IL-35 and Tregs in NSCLC

CD4+ T cells participate in anti-tumor immunity and prevent immune escape by regulating the immune response. According to the pattern of cytokine secretion, these cells are classified into Tregs and T helper types 1 (Th1), 2 (Th2), and 17 (Th17) (5963). IL-35 is secreted by Treg cells and inhibits T cell proliferation and function (8, 11, 35). Tregs promote tumor growth by suppressing host immune responses and promoting immune escape via the expression of transforming growth factor β, IL-10, and IL-35 (6467). The increase in Tregs promotes tumor recurrence and reduces survival, thereby worsening prognosis (22, 68, 69). In NSCLC patients with checkpoint inhibitor pneumonitis (CIP), IL-35 expression increases the number of Treg and Th1 cells and the Th1/Th2 ratio (54). The number of Treg cells is increased in NSCLC (70, 71) and is closely linked with clinical stage and prognosis (72). IL-35 improves the ability of Tregs to induce immunosuppression and help prevent diseases (8, 73, 74). It participates in the pathogenesis of colorectal cancer by increasing Tregs and recruiting these cells to the tumor site (27). Currently, the complex mechanism of immune escape mediated by Treg cells is incompletely understood. Thus, further understanding of the role of IL-35 and Tregs in NSCLC may provide new insights into NSCLC treatment.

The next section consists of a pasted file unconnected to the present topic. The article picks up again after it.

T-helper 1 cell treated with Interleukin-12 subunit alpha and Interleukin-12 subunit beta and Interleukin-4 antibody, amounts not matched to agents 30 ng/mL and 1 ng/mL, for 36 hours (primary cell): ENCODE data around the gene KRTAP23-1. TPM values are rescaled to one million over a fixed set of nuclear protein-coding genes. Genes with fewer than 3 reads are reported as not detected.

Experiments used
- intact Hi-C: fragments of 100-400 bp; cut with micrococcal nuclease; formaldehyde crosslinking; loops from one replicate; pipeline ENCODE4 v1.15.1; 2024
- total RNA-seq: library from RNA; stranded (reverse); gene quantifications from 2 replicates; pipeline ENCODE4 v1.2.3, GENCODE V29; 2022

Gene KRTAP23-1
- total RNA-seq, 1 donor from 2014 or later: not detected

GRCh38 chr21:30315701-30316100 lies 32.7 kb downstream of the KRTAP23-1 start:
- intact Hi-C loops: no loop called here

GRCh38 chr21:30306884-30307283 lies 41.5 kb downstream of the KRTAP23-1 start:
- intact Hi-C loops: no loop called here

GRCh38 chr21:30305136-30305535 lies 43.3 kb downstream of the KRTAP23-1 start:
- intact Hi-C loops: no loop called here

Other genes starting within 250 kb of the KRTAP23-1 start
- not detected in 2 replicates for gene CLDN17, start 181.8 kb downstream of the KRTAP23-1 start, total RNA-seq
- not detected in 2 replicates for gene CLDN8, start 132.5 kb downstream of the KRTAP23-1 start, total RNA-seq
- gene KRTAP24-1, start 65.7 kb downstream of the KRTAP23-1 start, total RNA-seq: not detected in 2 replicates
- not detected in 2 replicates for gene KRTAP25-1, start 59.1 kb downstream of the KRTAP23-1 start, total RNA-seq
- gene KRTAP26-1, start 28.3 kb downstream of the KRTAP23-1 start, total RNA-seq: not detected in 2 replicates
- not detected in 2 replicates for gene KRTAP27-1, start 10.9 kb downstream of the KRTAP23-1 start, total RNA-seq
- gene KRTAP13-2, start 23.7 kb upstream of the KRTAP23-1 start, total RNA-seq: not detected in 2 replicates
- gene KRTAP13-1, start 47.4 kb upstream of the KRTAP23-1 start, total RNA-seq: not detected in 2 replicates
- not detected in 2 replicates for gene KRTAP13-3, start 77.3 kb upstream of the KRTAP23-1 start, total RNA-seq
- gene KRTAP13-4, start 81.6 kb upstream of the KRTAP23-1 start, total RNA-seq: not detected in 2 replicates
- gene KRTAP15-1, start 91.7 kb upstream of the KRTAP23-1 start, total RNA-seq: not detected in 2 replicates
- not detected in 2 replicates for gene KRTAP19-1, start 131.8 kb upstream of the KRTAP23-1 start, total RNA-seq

IL-35, Th17, and Th17/Treg Imbalance in NSCLC

Some immunological studies in NSCLC have focused on Th1 and Th2 cells, and related factors (7578). Th2 cytokines are increased, while Th1 cytokines are decreased in the peripheral blood of NSCLC patients compared with healthy controls (75), and the Th1/Th2 ratio is negatively correlated with LC prognosis (79).

Th17 regulates the expression and secretion of IL-17 and other cytokines and participates in tumor pathogenesis (80, 81). Additionally, both Th17 and IL-17 play a fundamental role in LC immunity (8284), and have an anti-tumor or pro-tumor effect depending on the type of cancer (85, 86). The reasons for this paradox are unclear and require further investigation. IL-17 promotes the growth of NSCLC by inducing tumor cell proliferation (87), blood vessel formation (88, 89), lymphangiogenesis (90), and tumor invasiveness. Serum IL-17 levels are increased in NSCLC patients and are an independent prognostic factor (91). Th17 cells exert anti-tumor effects indirectly by recruiting CD8+ T cells and other immune cells (92).

Imbalances between Treg and Th17 cells occur in NSCLC. The number of these cells, and Foxp3 and RORγt expression are reported to be higher in the peripheral blood of NSCLC patients than in healthy controls. The number of Th17 cells is inversely correlated with the number of Tregs (93). The TregFoxp3+/Th17 ratio is valuable for diagnosing NSCLC and increases with increase in tumor stage (84).

IL-35 promotes tumor immune escape by increasing the number of IL-35producing iTr35 cells (30, 34, 73, 94). It also plays an immunosuppressive effect by promoting Treg cell proliferation and inhibiting Th17 cell differentiation (11, 95). These findings suggest that IL-35 is closely linked to Treg and Th17 cells in NSCLC; however, the mechanisms underlying this correlation remain unclear.

IL-35 and PD-L1/PD-1 in NSCLC